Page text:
An outstanding performance of rarely heard works and a thoughtful, personal account about gender identity created a wonderful blend at Portland Columbia Symphony Orchestra’s concert on September 15. Presented in the comfortable confines of BodyVox Dance Center, the program offered musical selections that spanned from the late Baroque to the mid-Twentieth Century. Collaborating seamlessly with Music Director and conductor Steven Byess, pianist Sarah Davis Buechner played with verve and spoke about her transgender experience with insight and humor.
With the PSCO trimmed to a chamber formation (strings, two oboes, and two horns), all of the musicians could easily fit on the main floor of the BodyVox Dance Center and still have room for a Bechstein grand and the conductor’s platform. The most unusual thing was the huge mirror along the back wall that gave a direct view of Byess’ face and gestures.
The acoustics were lively but not warm (no reverb). With the orchestra and the soloist just a few feet away, I initially thought that the sound would become deafening if they blasted a double forte, yet none of the pieces rose to that level. On the other hand, it was difficult for the forces to generate pillow-soft pianissimos–but they came close.
The concert began with a purely orchestral number, the festive Sinfonia (known as The Arrival of the Queen of Sheba) from the third act of Handel’s oratorio, Solomon. The strings elicited clear, taut lines that swelled majestically with the playful oboes accompanying them.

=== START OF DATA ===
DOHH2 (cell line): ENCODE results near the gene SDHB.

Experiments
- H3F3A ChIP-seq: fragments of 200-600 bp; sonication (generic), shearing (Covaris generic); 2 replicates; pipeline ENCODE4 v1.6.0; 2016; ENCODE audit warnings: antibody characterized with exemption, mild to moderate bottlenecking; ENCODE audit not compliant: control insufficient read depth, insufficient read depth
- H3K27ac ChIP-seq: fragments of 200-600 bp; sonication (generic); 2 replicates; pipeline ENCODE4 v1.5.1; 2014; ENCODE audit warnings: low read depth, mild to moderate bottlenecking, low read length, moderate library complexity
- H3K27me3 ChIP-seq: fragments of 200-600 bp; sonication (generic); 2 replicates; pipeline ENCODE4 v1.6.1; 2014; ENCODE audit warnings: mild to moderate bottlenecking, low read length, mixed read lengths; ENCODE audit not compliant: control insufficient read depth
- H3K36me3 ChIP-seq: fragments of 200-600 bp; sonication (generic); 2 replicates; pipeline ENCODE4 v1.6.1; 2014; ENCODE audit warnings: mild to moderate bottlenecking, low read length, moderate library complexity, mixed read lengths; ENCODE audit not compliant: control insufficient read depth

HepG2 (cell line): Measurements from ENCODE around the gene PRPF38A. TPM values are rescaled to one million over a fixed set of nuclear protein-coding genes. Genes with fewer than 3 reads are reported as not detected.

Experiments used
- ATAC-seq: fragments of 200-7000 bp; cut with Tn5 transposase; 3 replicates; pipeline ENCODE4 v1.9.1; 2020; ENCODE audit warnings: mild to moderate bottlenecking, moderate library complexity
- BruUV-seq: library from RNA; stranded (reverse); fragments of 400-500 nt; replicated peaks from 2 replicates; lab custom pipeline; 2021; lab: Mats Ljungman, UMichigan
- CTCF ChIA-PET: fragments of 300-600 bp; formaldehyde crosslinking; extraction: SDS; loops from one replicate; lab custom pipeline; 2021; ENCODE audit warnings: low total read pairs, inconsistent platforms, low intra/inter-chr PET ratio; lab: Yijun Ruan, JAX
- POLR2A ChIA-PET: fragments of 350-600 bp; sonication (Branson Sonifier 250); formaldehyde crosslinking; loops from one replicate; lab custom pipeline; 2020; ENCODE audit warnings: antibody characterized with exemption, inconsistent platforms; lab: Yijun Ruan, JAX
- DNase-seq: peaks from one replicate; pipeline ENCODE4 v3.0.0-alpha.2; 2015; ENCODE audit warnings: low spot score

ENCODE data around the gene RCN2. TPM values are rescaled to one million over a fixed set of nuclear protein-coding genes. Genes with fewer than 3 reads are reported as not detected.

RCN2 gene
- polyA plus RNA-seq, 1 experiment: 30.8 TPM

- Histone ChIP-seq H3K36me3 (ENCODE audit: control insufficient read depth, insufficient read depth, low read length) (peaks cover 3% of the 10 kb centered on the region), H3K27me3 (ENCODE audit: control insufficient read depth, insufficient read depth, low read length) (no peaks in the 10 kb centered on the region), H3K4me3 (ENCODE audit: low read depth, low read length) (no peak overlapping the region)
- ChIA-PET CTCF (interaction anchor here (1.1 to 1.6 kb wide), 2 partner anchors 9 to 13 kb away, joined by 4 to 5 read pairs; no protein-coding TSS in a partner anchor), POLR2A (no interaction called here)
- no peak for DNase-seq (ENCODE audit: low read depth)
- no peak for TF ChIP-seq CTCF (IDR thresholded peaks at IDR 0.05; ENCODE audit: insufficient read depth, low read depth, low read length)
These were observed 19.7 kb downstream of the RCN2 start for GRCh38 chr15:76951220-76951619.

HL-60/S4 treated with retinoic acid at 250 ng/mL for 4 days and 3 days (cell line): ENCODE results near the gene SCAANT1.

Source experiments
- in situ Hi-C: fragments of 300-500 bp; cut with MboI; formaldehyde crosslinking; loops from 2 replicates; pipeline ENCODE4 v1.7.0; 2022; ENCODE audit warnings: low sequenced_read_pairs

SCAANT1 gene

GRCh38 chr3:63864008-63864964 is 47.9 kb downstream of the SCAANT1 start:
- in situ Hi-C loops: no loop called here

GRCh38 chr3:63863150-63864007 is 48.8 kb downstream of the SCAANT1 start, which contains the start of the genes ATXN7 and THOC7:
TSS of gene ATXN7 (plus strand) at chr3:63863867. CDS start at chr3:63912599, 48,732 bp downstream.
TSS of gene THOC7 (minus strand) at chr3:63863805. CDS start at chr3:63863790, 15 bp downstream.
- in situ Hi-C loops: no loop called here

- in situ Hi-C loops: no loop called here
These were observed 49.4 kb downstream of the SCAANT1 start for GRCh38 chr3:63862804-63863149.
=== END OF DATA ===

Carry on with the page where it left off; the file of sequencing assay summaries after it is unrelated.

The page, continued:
Buechner excelled in her performance of Mozart’s Rondo for Piano and Orchestra in A Major. Each phrase was shaped with nuance in regards to the dynamics so that the piece sparkled yet had plenty of refinement.
Playing Saint-Saëns’ Caprice-Valse (aka the Wedding Cake waltz), Buechner’s artistry executed lots of leaps and runs that took her fingers all over the keyboard in a quicksilver way. At times, the piece had a silly quality that put a smile on listeners’ faces. It all added up to a delightful confection that drew enthusiastic applause.
Byess, who is now in his tenth season with the orchestra, led the ensemble in his arrangement of Florence Price’s Adoration. Price had originally written the piece for organ, and it has been transcribed for string quartet and other ensembles, but Byess’ version is the first one for string orchestra. It sounded soothing, gentle, and graceful – a true tribute to Price, whose music is experiencing a resurgence after almost being totally lost.
British composer Gerald Finzi labored on a grand piano concerto for many years, but only its second movement, Eclogue, was finished. It received a peaceful interpretation by Buechner and the orchestra, which was befitting of the pastoral nature of the music. It was easy to imagine a rolling countryside somewhere in England. In a couple of sections where the piano had an extended solo, the orchestra did an excellent job of quietly sneaking in.
Buechner told of a time when she was in Madrid, Spain, where she met the daughter of Joaquín Turina and got a tour of the composer’s house, including the roof-top terrace with its very colorful abundance of flowers. Buechner then seemed to channel that experience when she launched into Turina’s Rapsodia Sinfónica. Her playing exuded moments of fiery exuberance that contrasted really well with the whispery passages from the orchestra, and the piece concluded the concert with gusto.
The concert represented the third appearance by Buechner with the orchestra, all with Byess conducting. Their comfortable way of working together gave the event an enjoyable, intimate quality. Byess introduced each piece with a tidbit of historical background, and Buechner talked about her life, briefly touching on memories that were poignant and funny. Her message of accepting her true self and envisioning a world that accepts diversity was strong but not overbearing, and it all blended exceptionally well with her music making.